This is the summer of health reform and great opportunity. If Congress gets it right, Americans happy with their current health insurance and medical care will keep what they have, while everyone will have access to affordable, quality care.
We can do this while addressing important priorities for Alaska.
The goal is ambitious. We need to cover about 46 million Americans who don't have health insurance, including 115,000 in Alaska. When they aren't covered, all of us pay more. The average American family with health insurance last year paid a hidden "health tax" of $1,000 -- when uninsured people can't pay, the cost of uncompensated care shifts to those with coverage.
Providing health care to everyone is not just the right thing to do, it's an economic must. Health spending in America now accounts for 18 percent of all economic output and if unchecked will keep rising by an estimated 6.5 percent annually. If we fail to act, the cost to our economy will be staggering and millions more families won't be able to afford basic health care. Even for those still getting insurance through work, employers will provide less compensation in the form of take-home pay, while an increasing percentage goes to health insurance.
The president's economic advisors say slowing growth in health spending by just 1.5 percent per year will create as many as 500,000 new jobs annually and boost income for a family of four by $2,600 over the next decade.
Reform should not wait any longer. I am working in the Senate to make sure Alaska's interests are understood and addressed. In a letter to Sen. Max Baucus, D-Mont., and chairman of the Finance Committee, I outlined five health reform priorities for Alaska.
First, we must protect and strengthen small business because new jobs from small private-sector employers have long been the engine of economic growth and will drive recovery now. To keep the costs of health reform from falling disproportionately onto the smallest employers we must provide tax credits or subsidies for those covering their workers.
I also am concerned about self-employed Alaskans like commercial fishermen, charter boat operators, craftspeople, hunting guides, store owners and many others. As individuals they deserve the same access to health care; as business owners they should get the same tax benefits as larger companies.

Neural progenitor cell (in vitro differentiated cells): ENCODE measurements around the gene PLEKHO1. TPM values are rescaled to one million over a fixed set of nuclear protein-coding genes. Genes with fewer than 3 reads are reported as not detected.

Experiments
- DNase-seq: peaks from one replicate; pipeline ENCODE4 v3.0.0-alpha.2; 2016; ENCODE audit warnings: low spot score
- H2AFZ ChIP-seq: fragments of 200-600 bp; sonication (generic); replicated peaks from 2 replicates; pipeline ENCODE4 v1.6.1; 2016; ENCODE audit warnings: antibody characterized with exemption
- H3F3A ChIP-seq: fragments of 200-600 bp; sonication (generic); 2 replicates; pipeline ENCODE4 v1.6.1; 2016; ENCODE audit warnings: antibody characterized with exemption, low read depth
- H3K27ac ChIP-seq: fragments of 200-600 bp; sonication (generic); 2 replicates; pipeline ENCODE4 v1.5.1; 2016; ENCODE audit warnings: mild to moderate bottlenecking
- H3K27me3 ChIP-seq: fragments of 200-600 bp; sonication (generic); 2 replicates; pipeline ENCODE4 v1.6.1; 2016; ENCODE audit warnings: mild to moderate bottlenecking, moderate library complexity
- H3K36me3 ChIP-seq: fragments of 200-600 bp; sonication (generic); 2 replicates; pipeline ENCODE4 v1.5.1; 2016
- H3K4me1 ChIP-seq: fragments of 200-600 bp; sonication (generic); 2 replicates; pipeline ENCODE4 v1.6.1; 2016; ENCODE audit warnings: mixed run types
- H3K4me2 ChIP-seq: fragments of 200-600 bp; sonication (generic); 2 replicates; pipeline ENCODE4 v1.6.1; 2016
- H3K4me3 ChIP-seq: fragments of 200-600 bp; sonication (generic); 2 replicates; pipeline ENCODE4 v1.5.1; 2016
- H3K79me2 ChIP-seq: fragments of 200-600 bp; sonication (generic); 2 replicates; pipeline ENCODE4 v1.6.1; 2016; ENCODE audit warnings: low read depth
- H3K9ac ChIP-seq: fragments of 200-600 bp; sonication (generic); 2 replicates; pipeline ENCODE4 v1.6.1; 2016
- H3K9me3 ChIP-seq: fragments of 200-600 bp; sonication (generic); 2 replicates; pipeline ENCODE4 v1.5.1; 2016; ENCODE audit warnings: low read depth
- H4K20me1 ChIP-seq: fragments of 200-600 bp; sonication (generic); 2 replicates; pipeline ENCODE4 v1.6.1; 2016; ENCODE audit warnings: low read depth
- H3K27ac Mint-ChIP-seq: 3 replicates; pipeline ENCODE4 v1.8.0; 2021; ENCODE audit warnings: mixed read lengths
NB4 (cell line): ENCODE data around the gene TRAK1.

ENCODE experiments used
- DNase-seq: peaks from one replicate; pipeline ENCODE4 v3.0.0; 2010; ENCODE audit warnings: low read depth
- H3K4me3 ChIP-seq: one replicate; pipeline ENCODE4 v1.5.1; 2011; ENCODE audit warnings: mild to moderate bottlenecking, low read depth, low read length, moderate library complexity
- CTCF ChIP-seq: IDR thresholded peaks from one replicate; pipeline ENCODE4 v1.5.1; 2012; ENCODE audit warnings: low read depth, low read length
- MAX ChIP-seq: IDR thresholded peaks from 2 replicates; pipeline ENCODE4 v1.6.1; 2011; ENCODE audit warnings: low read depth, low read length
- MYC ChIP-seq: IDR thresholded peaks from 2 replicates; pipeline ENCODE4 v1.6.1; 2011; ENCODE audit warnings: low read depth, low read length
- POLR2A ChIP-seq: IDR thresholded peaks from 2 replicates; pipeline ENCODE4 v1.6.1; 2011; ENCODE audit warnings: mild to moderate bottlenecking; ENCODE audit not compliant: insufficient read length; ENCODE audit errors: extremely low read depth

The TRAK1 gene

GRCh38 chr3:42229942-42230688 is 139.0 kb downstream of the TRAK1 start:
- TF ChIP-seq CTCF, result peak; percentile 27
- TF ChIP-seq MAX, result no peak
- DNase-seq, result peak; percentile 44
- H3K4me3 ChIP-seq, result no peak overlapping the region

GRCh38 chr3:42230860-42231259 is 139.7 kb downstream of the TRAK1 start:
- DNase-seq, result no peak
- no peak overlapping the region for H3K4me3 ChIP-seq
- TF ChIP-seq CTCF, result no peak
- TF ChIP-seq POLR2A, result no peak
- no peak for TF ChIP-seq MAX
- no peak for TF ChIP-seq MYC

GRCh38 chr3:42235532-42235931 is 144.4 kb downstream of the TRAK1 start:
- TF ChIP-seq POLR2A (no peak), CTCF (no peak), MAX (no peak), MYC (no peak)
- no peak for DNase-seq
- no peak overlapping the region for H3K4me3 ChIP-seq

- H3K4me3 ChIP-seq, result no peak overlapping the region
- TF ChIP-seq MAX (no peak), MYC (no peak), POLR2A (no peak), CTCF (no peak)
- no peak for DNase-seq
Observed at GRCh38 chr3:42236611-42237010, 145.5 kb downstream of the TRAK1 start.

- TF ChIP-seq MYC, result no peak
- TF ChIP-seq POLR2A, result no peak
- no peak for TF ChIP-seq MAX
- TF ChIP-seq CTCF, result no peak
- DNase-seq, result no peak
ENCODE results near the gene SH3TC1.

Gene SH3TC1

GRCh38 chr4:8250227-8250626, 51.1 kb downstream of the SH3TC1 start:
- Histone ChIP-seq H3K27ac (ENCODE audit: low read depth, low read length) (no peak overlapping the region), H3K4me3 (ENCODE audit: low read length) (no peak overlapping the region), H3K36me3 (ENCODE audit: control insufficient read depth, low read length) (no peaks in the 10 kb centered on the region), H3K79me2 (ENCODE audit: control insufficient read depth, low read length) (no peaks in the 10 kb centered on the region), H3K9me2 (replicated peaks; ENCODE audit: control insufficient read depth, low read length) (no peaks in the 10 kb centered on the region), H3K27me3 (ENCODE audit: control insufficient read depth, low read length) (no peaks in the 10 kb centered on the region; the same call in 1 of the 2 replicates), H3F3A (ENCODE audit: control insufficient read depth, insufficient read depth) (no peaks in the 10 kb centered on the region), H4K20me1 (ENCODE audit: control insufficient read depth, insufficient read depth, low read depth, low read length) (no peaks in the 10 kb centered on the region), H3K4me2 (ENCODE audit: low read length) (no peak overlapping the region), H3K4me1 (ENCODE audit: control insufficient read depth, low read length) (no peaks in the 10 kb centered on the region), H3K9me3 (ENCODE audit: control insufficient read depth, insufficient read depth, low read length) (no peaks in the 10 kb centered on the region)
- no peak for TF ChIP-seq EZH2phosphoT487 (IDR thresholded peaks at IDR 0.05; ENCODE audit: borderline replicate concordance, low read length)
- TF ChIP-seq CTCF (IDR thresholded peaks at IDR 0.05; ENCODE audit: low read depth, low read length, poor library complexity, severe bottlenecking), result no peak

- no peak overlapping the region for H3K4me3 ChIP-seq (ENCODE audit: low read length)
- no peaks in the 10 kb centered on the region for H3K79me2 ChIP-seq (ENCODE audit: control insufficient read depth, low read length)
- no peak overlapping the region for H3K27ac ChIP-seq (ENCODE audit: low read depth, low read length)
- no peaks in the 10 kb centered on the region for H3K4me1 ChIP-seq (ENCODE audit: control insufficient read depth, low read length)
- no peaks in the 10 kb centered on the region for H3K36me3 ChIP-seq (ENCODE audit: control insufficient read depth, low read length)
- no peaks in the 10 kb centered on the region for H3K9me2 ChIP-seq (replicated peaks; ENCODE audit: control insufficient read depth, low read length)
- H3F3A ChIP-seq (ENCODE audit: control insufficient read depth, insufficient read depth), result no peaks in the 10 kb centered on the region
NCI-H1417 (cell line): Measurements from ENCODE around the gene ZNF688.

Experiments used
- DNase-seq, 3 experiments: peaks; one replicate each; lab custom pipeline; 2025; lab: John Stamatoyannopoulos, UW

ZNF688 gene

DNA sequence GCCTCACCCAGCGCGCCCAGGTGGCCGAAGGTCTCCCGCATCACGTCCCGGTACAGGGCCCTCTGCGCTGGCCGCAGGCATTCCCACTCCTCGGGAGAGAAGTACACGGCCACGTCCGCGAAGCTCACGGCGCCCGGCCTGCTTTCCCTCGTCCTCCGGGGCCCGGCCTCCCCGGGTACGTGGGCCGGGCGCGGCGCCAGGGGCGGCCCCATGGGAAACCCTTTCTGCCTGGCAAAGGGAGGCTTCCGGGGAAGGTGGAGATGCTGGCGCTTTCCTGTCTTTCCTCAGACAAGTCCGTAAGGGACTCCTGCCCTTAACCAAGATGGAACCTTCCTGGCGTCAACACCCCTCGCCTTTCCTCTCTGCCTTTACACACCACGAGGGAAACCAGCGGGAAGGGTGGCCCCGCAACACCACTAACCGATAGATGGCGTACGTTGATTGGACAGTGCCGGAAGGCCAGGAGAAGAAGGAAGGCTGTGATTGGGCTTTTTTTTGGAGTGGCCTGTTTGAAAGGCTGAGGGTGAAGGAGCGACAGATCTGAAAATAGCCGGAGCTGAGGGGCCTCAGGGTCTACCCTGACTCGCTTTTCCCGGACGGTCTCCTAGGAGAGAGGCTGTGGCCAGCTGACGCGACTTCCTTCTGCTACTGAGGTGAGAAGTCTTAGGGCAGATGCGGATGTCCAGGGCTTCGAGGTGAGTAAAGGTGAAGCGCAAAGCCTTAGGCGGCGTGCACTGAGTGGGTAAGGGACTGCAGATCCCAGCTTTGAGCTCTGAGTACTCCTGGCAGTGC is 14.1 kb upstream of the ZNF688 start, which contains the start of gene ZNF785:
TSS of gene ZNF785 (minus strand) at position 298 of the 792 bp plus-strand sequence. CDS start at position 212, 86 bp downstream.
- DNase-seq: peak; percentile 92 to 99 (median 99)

Second, we must address the work-force shortage. When we are successful in covering all Americans, who is going to provide this care? We need more doctors, but there also must be an expanded role for providers such as physician assistants, advanced nurse practitioners, nurse anesthetists, dental health aides and other professionals. In Alaska we should increase the number of state-subsidized medical school seats and residency positions and create a strong loan repayment program.
Next, health reform must include a well-funded commitment to prevention and wellness. Significant cost savings and increased worker productivity will come from disease prevention and health promotion efforts.
Obesity-related treatment costs $195 million a year in Alaska. In one worst-case example, Alaska Medicaid recently paid $379,000 for one patient with end-stage renal disease caused by diabetes. Personal decisions about diet, exercise and tobacco will make the biggest difference, but health reform must promote healthy decision-making through policy leadership and funding for community-based change.
Fourth, we need to strengthen the Indian Health Service and reduce health disparities. The president's fiscal year 2010 budget makes a good start with a proposed increase of $454 million for IHS. This funding will support tribes as they work to administer programs at the local level and, when needed, pay for needed care outside the IHS system.
Finally, we need to work to improve veterans' access to care. An increasing number of veterans have serious service-connected injuries. I believe they should be able to go to any nearby health provider without preauthorization and be covered by the Veterans Administration. This is particularly important to veterans who live in rural areas and often are quite far from VA hospitals or clinics.
To help, I have co-sponsored bills to provide training and compensation to veterans' care-giving family members, and to reimburse health-related airfare for veterans whose incomes are above the pension limit.
Health reform is just one of the issues that will make my first summer in the Senate a busy one. I look forward to this historic opportunity to make quality, affordable health care accessible to all Alaskans and all Americans.
Mark Begich, a Democrat, is the U.S. senator for Alaska. He lives in Anchorage.
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